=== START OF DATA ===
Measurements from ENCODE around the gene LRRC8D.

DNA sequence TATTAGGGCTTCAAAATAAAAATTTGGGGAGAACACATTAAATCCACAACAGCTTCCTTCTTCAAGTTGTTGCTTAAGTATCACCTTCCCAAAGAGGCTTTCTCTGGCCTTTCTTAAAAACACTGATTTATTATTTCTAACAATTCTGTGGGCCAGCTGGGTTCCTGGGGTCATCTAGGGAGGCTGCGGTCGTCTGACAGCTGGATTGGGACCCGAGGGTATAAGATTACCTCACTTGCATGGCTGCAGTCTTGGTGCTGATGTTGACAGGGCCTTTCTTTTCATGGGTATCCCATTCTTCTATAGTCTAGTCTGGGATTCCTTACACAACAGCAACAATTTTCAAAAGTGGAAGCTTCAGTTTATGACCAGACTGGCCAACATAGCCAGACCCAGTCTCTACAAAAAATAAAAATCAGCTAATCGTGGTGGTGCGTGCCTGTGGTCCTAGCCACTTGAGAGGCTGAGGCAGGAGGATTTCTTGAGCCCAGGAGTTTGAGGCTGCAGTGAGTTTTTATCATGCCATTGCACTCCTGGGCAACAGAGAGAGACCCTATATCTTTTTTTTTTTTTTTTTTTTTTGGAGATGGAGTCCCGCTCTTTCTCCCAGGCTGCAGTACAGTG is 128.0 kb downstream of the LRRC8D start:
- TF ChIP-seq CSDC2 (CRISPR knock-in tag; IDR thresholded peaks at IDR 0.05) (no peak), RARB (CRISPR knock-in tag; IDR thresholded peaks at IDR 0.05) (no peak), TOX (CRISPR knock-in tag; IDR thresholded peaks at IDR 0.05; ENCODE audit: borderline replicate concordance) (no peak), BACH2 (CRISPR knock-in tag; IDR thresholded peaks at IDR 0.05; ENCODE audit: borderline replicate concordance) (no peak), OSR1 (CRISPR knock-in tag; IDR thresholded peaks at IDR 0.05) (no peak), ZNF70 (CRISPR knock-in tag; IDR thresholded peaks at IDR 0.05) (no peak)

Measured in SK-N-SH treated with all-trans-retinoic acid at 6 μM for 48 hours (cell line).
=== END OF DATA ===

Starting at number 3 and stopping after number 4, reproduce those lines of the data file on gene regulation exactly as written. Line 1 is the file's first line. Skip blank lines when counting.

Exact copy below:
- TF ChIP-seq CSDC2 (CRISPR knock-in tag; IDR thresholded peaks at IDR 0.05) (no peak), RARB (CRISPR knock-in tag; IDR thresholded peaks at IDR 0.05) (no peak), TOX (CRISPR knock-in tag; IDR thresholded peaks at IDR 0.05; ENCODE audit: borderline replicate concordance) (no peak), BACH2 (CRISPR knock-in tag; IDR thresholded peaks at IDR 0.05; ENCODE audit: borderline replicate concordance) (no peak), OSR1 (CRISPR knock-in tag; IDR thresholded peaks at IDR 0.05) (no peak), ZNF70 (CRISPR knock-in tag; IDR thresholded peaks at IDR 0.05) (no peak)

Measured in SK-N-SH treated with all-trans-retinoic acid at 6 μM for 48 hours (cell line).